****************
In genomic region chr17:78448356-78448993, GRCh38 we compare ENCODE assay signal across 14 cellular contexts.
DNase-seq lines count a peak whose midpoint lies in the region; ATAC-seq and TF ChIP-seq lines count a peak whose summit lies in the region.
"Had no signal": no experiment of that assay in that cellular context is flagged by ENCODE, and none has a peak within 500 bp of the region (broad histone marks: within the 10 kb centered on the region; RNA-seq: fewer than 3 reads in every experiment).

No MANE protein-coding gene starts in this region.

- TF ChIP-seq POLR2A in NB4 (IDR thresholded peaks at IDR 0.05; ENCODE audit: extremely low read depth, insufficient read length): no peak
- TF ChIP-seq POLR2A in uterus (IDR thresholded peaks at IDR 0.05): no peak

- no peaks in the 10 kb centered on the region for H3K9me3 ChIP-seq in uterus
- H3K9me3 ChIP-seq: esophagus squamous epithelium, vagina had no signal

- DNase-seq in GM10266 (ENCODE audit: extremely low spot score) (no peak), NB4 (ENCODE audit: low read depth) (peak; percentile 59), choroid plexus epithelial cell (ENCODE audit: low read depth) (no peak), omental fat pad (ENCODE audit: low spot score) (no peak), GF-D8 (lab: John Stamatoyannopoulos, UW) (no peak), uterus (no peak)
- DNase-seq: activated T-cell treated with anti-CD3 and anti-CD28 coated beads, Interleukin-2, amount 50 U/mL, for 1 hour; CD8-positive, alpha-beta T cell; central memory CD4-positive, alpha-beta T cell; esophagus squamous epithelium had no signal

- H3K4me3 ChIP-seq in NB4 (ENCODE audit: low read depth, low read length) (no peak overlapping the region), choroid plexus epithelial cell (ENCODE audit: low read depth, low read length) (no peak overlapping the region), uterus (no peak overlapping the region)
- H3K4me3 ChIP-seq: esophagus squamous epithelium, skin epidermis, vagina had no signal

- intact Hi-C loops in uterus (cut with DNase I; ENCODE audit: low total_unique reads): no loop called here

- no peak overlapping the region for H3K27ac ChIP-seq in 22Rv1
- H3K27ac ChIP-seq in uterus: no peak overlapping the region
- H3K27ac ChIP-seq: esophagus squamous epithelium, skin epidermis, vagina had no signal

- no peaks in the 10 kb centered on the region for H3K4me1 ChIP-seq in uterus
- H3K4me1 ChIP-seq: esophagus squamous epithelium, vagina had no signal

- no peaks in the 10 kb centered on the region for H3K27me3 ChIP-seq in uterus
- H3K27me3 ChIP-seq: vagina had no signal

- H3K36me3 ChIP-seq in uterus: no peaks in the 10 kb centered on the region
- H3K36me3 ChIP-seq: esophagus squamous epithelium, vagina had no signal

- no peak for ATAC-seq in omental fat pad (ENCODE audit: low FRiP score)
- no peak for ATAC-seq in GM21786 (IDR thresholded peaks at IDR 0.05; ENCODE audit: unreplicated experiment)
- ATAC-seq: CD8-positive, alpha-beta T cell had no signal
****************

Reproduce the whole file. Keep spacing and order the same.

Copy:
In genomic region chr17:78448356-78448993, GRCh38 we compare ENCODE assay signal across 14 cellular contexts.
DNase-seq lines count a peak whose midpoint lies in the region; ATAC-seq and TF ChIP-seq lines count a peak whose summit lies in the region.
"Had no signal": no experiment of that assay in that cellular context is flagged by ENCODE, and none has a peak within 500 bp of the region (broad histone marks: within the 10 kb centered on the region; RNA-seq: fewer than 3 reads in every experiment).

No MANE protein-coding gene starts in this region.

- TF ChIP-seq POLR2A in NB4 (IDR thresholded peaks at IDR 0.05; ENCODE audit: extremely low read depth, insufficient read length): no peak
- TF ChIP-seq POLR2A in uterus (IDR thresholded peaks at IDR 0.05): no peak

- no peaks in the 10 kb centered on the region for H3K9me3 ChIP-seq in uterus
- H3K9me3 ChIP-seq: esophagus squamous epithelium, vagina had no signal

- DNase-seq in GM10266 (ENCODE audit: extremely low spot score) (no peak), NB4 (ENCODE audit: low read depth) (peak; percentile 59), choroid plexus epithelial cell (ENCODE audit: low read depth) (no peak), omental fat pad (ENCODE audit: low spot score) (no peak), GF-D8 (lab: John Stamatoyannopoulos, UW) (no peak), uterus (no peak)
- DNase-seq: activated T-cell treated with anti-CD3 and anti-CD28 coated beads, Interleukin-2, amount 50 U/mL, for 1 hour; CD8-positive, alpha-beta T cell; central memory CD4-positive, alpha-beta T cell; esophagus squamous epithelium had no signal

- H3K4me3 ChIP-seq in NB4 (ENCODE audit: low read depth, low read length) (no peak overlapping the region), choroid plexus epithelial cell (ENCODE audit: low read depth, low read length) (no peak overlapping the region), uterus (no peak overlapping the region)
- H3K4me3 ChIP-seq: esophagus squamous epithelium, skin epidermis, vagina had no signal

- intact Hi-C loops in uterus (cut with DNase I; ENCODE audit: low total_unique reads): no loop called here

- no peak overlapping the region for H3K27ac ChIP-seq in 22Rv1
- H3K27ac ChIP-seq in uterus: no peak overlapping the region
- H3K27ac ChIP-seq: esophagus squamous epithelium, skin epidermis, vagina had no signal

- no peaks in the 10 kb centered on the region for H3K4me1 ChIP-seq in uterus
- H3K4me1 ChIP-seq: esophagus squamous epithelium, vagina had no signal

- no peaks in the 10 kb centered on the region for H3K27me3 ChIP-seq in uterus
- H3K27me3 ChIP-seq: vagina had no signal

- H3K36me3 ChIP-seq in uterus: no peaks in the 10 kb centered on the region
- H3K36me3 ChIP-seq: esophagus squamous epithelium, vagina had no signal

- no peak for ATAC-seq in omental fat pad (ENCODE audit: low FRiP score)
- no peak for ATAC-seq in GM21786 (IDR thresholded peaks at IDR 0.05; ENCODE audit: unreplicated experiment)
- ATAC-seq: CD8-positive, alpha-beta T cell had no signal